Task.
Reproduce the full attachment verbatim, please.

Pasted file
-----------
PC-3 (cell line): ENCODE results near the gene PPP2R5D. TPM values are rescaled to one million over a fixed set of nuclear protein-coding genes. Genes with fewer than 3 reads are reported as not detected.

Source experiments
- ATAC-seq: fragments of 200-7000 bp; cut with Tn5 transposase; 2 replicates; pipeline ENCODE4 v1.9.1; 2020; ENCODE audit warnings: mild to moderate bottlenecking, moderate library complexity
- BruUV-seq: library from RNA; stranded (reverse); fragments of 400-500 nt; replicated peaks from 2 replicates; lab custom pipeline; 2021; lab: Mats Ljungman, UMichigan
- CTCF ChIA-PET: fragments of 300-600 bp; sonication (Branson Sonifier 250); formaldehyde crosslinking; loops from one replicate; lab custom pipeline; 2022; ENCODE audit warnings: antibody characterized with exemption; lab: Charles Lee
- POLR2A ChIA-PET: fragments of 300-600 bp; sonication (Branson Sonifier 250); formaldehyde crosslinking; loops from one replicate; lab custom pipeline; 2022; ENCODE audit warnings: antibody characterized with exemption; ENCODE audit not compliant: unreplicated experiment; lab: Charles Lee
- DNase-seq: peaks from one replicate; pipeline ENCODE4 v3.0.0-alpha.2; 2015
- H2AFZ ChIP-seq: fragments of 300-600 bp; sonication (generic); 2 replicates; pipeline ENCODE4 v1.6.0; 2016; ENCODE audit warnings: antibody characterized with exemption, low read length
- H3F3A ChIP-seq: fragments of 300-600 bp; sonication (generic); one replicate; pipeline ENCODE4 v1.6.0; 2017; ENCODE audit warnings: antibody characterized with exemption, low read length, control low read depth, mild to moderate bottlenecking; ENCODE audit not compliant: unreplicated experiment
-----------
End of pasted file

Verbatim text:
PC-3 (cell line): ENCODE results near the gene PPP2R5D. TPM values are rescaled to one million over a fixed set of nuclear protein-coding genes. Genes with fewer than 3 reads are reported as not detected.

Source experiments
- ATAC-seq: fragments of 200-7000 bp; cut with Tn5 transposase; 2 replicates; pipeline ENCODE4 v1.9.1; 2020; ENCODE audit warnings: mild to moderate bottlenecking, moderate library complexity
- BruUV-seq: library from RNA; stranded (reverse); fragments of 400-500 nt; replicated peaks from 2 replicates; lab custom pipeline; 2021; lab: Mats Ljungman, UMichigan
- CTCF ChIA-PET: fragments of 300-600 bp; sonication (Branson Sonifier 250); formaldehyde crosslinking; loops from one replicate; lab custom pipeline; 2022; ENCODE audit warnings: antibody characterized with exemption; lab: Charles Lee
- POLR2A ChIA-PET: fragments of 300-600 bp; sonication (Branson Sonifier 250); formaldehyde crosslinking; loops from one replicate; lab custom pipeline; 2022; ENCODE audit warnings: antibody characterized with exemption; ENCODE audit not compliant: unreplicated experiment; lab: Charles Lee
- DNase-seq: peaks from one replicate; pipeline ENCODE4 v3.0.0-alpha.2; 2015
- H2AFZ ChIP-seq: fragments of 300-600 bp; sonication (generic); 2 replicates; pipeline ENCODE4 v1.6.0; 2016; ENCODE audit warnings: antibody characterized with exemption, low read length
- H3F3A ChIP-seq: fragments of 300-600 bp; sonication (generic); one replicate; pipeline ENCODE4 v1.6.0; 2017; ENCODE audit warnings: antibody characterized with exemption, low read length, control low read depth, mild to moderate bottlenecking; ENCODE audit not compliant: unreplicated experiment